Barton plans to return.
‘Sailing a skiff on San Francisco Bay is like hiking on the slopes of Mount Everest,’ he said. ‘Sailing upwind and downwind is achievable, but across the wind is the death zone. You can survive there momentarily but you can’t live there.’
Winning had a warning for potential new campaigners: ‘In many classes you can read a book and go out and do it. They’ve made sailing too easy. The difference makes this class special.’
This is one of the class’s three major events each year, along with the JJ Giltinan World Trophy Championship in Sydney and the European champion held last June on Lake Garda in Italy.
FINAL STANDINGS (10 races; two discards):
1. Pegasus White, Howard Hamlin/Mike Martin/Trent Barnabas, Long Beach, Calif., Newport Harbor YC, (2)-(3)-2-1-1-2-1-1-1-2, 11 points.
2. Pegasus Black, Samuel (Shark) Kahn/Cameron MacDonald/Paul Allen, Honolulu, Waikiki YC, 1-2-3-(5)-3-1-2-2-(4)-1, 15.
3. Yandoo, John Winning/Andrew Hay/’Geoff Bauchop, Sydney, Aust., Australian 18 Footers League, (3)-1-1-2-2-3-3-3-2-(DNF/8), 17.
4. DeLonghi, Grant Rollerson/Simon Nearn/Dan Wilsdon, Sydney, Australian 18 Footers League, (DNF/8)-(DNS/8)-4-3-4-DNF/8-5-6-3-3, 36.
5. Vodka Cruiser, Patrick Whitmarsh/Mark Breen/Ben Glass, Alameda, Calif., Monterey Peninsula YC, (DNF/8)-(DNS/8)-7-DNF/8-5-4-7-4-5-4, 44.
6. West Marine, Peter Barton/Martin Borrett/Ian Turnbull, United Kingdom, Royal Lymington YC, (DNF/8)-(DNS/8)-5-4-6-DNF/8-4-DNF/8-DNS/8-DNS/8, 51.
7. Skiff Sailing Foundation White, Chad Freitas/Dan Malpas/Matt Noble, San Francisco, St. Francis YC, (DNF/8)-4-6-(DNF/8)-7-DNF/8-6-5-DNF/8-DNF/8, 52.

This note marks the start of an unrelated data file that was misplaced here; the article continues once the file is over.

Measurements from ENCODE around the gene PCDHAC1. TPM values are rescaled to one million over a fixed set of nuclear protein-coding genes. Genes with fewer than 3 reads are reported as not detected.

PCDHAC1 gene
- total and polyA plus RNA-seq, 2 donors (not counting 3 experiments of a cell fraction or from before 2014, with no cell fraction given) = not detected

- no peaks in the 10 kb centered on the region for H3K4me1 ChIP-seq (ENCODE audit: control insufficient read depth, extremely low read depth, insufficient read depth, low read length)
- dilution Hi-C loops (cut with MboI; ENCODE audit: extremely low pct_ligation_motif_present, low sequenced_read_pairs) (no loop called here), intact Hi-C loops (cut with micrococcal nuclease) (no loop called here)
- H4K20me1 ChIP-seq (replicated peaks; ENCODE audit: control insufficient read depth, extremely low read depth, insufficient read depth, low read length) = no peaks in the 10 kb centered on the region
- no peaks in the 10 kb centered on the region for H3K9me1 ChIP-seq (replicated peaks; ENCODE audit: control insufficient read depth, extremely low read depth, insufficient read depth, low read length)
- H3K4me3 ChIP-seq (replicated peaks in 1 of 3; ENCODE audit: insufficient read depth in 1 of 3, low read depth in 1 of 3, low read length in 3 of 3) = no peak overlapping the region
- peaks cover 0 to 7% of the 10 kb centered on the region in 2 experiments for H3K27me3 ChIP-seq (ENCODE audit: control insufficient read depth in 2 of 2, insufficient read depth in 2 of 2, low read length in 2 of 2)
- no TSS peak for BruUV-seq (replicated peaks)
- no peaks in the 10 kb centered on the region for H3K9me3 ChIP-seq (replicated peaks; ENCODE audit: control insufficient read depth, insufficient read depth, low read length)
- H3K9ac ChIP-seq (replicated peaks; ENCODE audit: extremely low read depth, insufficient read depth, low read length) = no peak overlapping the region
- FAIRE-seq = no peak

Complete results and photos: www.stfyc.com (click successively on Regatta Information … 2006 Racing Calendar … August)
by Rich Roberts
St. Francis Yacht Club, San Francisco
Aug. 21, 2006
Bring on the big breeze for the 18 skiffs on the Bay
SAN FRANCISCO—Last year’s top three finishers have returned to San Francisco Bay for the fifth windy, wet and wild 18′ Skiff International Regatta Tuesday through Saturday.
Skippers of those three-man crews range in age from 2005 winner Howard Hamlin, 53, of Long Beach, Calif. and runner-up John Winning, 54, of Australia to Samuel (Shark) Kahn, 17, the latter a clear exception in the tightly knit class dominated by veterans.
This is one of the class’s three major events each year, along with the JJ Giltinan World Trophy Championship in Sydney and the European champion held last June on Lake Garda in Italy. Hamlin, with crew Mike Martin and Trent Barnabas, dominated the latter event with first place in 8 of 11 races and didn’t need to sail the next two. They were fifth in the Giltinan in February.
They’ll be challenged by Winning, Kahn and four other entries, including a team from the United Kingdom’s Royal Lymington Yacht Club led by Peter Burton, with Martin Borrett and Ian Turnbull as crew. Only Borrett has sailed here before, in International 14 regattas in 1989 and 1997.
“It’s spectacular,” he said. “We had a little taste of it [in practice] yesterday but it was only 15 knots.”
Twenty-plus is likely and the reason why the 18s—in any breeze the fastest monohulls on the planet—have given up using their taller masts here.
“We don’t need the big rig here,” said Hamlin. “Everyone’s used it once—and got smashed.”